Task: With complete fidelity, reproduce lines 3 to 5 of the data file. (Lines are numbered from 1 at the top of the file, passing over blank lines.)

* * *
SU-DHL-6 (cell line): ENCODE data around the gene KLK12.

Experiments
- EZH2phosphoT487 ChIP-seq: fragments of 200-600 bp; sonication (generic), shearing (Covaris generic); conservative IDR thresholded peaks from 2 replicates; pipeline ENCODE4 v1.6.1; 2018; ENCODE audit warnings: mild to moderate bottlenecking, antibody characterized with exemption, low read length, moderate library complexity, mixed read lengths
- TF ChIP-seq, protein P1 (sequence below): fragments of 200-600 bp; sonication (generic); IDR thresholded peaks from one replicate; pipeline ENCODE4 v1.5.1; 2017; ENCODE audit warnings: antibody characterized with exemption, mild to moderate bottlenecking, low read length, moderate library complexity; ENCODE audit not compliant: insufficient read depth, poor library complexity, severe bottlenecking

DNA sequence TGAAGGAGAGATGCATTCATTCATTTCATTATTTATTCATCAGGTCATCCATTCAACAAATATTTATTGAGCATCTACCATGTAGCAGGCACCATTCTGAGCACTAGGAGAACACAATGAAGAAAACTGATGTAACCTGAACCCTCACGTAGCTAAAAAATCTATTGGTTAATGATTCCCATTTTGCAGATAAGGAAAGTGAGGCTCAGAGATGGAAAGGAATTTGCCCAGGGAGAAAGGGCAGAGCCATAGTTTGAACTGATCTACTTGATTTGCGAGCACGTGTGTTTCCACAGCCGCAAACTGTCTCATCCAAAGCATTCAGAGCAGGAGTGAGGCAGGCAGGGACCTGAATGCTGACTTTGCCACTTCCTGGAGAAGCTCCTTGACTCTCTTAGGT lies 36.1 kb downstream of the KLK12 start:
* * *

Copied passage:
- EZH2phosphoT487 ChIP-seq: fragments of 200-600 bp; sonication (generic), shearing (Covaris generic); conservative IDR thresholded peaks from 2 replicates; pipeline ENCODE4 v1.6.1; 2018; ENCODE audit warnings: mild to moderate bottlenecking, antibody characterized with exemption, low read length, moderate library complexity, mixed read lengths
- TF ChIP-seq, protein P1 (sequence below): fragments of 200-600 bp; sonication (generic); IDR thresholded peaks from one replicate; pipeline ENCODE4 v1.5.1; 2017; ENCODE audit warnings: antibody characterized with exemption, mild to moderate bottlenecking, low read length, moderate library complexity; ENCODE audit not compliant: insufficient read depth, poor library complexity, severe bottlenecking

DNA sequence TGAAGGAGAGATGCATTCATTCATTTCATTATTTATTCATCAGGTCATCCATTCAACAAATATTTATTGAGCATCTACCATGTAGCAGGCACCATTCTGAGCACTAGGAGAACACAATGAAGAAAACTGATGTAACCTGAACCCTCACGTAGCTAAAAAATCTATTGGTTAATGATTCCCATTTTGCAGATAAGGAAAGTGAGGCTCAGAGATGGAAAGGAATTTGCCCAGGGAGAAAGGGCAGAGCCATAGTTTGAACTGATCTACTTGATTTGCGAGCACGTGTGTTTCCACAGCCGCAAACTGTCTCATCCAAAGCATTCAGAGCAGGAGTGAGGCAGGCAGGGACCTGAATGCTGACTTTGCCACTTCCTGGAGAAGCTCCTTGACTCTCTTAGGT lies 36.1 kb downstream of the KLK12 start: